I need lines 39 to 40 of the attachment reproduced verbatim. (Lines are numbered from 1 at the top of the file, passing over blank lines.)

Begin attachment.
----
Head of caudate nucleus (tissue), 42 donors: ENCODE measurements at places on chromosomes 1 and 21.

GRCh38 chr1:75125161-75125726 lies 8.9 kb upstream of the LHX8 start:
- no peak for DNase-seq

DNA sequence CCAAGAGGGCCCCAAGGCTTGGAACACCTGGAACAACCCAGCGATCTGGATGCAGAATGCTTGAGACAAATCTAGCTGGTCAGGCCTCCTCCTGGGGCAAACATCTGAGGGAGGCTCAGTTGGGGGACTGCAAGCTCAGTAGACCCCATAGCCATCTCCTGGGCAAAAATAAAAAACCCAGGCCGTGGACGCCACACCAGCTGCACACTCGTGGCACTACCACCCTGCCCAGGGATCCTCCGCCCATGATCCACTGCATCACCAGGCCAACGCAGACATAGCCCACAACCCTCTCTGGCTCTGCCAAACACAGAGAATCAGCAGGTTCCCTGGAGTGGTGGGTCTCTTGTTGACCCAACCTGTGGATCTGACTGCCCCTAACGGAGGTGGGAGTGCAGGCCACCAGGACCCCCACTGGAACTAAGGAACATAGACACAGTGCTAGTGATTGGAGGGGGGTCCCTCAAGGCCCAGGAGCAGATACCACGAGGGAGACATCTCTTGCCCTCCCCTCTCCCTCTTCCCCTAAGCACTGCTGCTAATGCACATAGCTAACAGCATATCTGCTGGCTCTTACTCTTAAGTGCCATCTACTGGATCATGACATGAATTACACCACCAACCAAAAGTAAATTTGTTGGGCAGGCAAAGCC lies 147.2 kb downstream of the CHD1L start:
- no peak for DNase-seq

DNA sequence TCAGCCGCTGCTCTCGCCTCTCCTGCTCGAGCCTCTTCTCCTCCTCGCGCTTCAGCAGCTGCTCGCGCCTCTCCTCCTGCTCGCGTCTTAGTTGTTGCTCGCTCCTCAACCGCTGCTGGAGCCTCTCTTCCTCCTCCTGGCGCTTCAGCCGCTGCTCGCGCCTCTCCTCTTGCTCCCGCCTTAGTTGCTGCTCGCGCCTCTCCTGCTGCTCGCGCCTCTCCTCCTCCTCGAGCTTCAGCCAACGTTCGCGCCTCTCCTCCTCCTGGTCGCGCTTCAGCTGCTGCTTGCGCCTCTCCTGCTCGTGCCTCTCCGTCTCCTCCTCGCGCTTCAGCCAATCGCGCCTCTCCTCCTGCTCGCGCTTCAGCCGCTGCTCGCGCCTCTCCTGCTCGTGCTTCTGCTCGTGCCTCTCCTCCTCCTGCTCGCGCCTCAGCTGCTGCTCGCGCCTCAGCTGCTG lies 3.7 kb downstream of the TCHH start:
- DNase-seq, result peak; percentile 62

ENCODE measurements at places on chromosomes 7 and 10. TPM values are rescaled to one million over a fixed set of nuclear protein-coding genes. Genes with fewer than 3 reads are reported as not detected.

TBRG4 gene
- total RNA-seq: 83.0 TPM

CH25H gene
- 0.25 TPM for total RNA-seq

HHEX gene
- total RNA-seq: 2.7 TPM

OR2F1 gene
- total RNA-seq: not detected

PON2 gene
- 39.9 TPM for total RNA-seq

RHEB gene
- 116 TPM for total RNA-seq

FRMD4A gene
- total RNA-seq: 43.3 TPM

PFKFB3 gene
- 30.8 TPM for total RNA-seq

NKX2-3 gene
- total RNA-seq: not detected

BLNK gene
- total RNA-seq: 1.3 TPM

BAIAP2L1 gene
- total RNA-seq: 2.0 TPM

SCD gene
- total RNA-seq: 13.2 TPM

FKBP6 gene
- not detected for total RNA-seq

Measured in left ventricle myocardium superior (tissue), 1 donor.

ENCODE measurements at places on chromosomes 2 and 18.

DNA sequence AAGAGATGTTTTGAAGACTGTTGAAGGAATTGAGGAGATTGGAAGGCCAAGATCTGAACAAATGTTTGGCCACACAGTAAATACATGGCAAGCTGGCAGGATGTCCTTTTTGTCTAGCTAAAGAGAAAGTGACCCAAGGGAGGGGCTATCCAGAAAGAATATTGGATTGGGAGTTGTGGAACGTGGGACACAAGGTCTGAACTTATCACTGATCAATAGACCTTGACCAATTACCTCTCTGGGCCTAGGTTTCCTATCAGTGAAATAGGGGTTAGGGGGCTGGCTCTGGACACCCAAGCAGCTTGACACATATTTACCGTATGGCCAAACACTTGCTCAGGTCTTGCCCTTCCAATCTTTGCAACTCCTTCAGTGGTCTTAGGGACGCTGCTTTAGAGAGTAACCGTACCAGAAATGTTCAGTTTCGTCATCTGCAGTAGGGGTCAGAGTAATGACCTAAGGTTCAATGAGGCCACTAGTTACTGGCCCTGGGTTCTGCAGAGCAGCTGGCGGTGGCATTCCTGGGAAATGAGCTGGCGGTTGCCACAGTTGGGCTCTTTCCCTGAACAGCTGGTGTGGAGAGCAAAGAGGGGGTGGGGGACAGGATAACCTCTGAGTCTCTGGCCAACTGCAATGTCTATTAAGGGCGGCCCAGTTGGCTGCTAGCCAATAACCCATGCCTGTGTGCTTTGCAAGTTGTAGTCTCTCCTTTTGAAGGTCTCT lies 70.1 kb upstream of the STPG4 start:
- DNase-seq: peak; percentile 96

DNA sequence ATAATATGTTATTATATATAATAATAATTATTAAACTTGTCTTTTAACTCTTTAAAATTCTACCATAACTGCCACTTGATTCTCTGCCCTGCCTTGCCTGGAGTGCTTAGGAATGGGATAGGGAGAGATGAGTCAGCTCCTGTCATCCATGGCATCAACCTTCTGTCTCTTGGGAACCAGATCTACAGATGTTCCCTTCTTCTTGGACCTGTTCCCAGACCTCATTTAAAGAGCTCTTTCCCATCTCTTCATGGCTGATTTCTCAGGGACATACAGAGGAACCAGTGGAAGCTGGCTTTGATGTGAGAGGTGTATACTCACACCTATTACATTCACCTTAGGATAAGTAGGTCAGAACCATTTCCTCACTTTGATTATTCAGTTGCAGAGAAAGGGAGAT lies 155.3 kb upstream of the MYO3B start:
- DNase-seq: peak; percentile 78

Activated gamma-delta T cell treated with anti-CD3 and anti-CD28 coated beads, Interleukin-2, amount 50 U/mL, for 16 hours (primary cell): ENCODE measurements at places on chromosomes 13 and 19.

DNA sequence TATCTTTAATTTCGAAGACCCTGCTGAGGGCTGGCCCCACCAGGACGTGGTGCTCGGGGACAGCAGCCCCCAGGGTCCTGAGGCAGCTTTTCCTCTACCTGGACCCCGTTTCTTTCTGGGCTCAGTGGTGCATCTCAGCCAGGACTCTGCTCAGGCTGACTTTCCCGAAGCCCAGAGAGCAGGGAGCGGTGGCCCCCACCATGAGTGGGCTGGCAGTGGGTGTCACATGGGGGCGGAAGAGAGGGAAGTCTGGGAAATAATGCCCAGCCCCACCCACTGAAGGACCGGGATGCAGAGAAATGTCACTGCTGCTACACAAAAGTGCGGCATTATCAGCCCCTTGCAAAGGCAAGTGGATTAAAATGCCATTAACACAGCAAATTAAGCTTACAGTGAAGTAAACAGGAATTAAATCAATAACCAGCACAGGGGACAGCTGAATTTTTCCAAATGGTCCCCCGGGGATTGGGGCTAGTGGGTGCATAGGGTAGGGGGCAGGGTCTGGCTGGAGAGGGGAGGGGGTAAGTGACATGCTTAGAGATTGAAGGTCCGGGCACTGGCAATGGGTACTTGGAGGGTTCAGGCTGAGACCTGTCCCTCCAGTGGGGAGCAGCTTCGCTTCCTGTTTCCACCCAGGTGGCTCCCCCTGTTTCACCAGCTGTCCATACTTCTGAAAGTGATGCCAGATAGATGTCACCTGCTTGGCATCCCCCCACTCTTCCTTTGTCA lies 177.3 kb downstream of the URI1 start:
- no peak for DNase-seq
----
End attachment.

DNA sequence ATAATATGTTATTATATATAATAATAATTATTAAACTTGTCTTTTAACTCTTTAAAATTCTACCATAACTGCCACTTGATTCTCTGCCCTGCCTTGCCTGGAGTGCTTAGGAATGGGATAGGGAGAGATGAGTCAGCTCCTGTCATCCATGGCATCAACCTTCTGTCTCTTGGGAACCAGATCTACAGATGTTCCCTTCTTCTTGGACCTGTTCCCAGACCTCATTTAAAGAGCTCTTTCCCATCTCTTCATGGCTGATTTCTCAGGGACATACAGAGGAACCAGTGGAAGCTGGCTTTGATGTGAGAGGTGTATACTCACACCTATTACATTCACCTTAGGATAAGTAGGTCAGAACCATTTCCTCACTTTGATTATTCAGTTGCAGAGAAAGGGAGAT lies 155.3 kb upstream of the MYO3B start:
- DNase-seq: peak; percentile 78